Tuesday, January 1, 2013
Title: Eighteenth Century London
Author: Nichola Johnson
Credits: London: Museum of London, 1991
Until the 18th century, streets had no method to naming. This is when the naming of streets and the numbering of houses came into being. Sewage systems in London became what is now the norm because of an Act of Parliament. 
The 18th century found people of all incomes purchasing more.  The population of London rose to 87,000 in the middle of the century, and then declined as the populace moved to the suburbs. The City of Westminster and the Court of St. James were newly developed areas that became fashionable. Those that remained in London were more than likely from other areas of the country, about two thirds had not been born in the city. 
While immigrants, in London, from other countries were considered undesirable, Blacks from Africa were considered less threatening than other peoples. One reason was that the “demand for black servants as accessories to fashionable living” was insurmountable. Less desirables, such as Irish and French Huguenots made their living in the silk industry where they accepted lower pay. In fact, in the 1720’s “this whole kingdom, as well as the people as the land… are employed to furnish something…to support the City of London with provisions.”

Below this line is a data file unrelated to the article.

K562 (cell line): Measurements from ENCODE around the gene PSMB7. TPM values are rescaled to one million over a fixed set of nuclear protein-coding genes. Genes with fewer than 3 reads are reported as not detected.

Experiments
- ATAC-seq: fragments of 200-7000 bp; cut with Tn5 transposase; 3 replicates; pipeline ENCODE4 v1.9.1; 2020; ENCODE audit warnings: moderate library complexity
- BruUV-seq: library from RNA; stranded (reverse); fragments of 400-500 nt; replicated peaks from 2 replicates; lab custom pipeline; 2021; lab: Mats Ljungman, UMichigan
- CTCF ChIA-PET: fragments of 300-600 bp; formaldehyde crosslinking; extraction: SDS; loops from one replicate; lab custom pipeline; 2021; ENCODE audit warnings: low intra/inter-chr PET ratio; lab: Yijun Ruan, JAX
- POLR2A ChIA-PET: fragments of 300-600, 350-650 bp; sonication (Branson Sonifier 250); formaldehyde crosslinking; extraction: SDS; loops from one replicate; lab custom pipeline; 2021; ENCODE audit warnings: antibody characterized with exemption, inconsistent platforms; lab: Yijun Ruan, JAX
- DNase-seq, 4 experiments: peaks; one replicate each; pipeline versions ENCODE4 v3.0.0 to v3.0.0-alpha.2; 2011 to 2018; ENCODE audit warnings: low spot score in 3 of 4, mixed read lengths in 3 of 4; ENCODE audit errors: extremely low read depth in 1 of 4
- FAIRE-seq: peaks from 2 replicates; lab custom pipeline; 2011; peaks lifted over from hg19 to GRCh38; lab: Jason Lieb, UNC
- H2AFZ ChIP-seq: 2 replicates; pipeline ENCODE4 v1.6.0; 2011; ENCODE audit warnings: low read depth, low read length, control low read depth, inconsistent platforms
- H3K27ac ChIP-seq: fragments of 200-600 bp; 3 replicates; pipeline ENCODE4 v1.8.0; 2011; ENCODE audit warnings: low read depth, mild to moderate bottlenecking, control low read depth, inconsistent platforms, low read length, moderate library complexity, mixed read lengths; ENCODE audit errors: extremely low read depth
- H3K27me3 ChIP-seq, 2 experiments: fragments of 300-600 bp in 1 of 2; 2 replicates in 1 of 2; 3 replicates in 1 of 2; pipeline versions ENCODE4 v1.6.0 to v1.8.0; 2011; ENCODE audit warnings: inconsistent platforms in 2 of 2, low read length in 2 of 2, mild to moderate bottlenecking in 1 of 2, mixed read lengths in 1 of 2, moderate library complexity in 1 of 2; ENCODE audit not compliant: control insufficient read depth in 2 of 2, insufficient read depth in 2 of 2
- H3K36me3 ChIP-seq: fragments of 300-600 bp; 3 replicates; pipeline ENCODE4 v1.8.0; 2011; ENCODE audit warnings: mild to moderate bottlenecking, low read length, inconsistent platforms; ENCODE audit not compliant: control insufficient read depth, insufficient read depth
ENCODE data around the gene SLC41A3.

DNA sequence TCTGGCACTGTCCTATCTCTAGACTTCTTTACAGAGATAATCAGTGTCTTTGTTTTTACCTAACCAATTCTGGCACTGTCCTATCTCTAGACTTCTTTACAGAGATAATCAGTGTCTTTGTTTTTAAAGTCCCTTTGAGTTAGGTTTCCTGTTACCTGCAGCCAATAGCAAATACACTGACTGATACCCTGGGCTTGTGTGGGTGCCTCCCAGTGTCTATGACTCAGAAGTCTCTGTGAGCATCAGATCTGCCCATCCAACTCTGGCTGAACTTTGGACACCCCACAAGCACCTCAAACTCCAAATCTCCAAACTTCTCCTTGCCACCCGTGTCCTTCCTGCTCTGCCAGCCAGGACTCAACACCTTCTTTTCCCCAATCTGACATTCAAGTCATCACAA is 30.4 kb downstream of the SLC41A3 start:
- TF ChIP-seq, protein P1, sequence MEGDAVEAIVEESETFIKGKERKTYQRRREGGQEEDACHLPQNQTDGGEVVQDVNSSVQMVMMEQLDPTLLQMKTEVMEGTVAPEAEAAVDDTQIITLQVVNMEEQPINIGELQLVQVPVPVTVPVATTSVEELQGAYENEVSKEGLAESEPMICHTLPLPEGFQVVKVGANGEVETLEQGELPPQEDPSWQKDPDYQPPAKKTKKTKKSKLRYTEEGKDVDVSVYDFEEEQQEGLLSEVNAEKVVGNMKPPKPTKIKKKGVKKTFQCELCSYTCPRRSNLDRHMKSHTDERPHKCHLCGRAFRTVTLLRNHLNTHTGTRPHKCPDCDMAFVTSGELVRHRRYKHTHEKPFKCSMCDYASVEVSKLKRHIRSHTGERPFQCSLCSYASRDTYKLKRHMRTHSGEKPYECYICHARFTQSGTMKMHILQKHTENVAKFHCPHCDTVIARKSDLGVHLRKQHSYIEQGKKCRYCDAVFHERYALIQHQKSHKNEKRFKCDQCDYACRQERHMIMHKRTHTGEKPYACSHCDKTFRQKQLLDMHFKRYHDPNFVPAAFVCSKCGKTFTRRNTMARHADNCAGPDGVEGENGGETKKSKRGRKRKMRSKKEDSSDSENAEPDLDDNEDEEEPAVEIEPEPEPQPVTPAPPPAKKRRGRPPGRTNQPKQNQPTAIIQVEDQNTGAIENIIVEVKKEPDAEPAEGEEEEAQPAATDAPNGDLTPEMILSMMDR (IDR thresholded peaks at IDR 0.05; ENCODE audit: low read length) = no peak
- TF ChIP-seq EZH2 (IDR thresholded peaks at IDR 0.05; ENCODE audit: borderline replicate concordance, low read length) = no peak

18th century London had its own type of fast food vendors. Herrings came from Yarmouth, and the cheapest, fastest food was the oysters that came from Essex. London had cows within the city to supply fresh milk, but it was usually skimmed, watered down, and dirty by the time that it got to the customer. However, in the wealthier part of town, milk venders literally brought the cow down to the house and milked it there to deliver the best milk and cream to the crème-de-la-crème.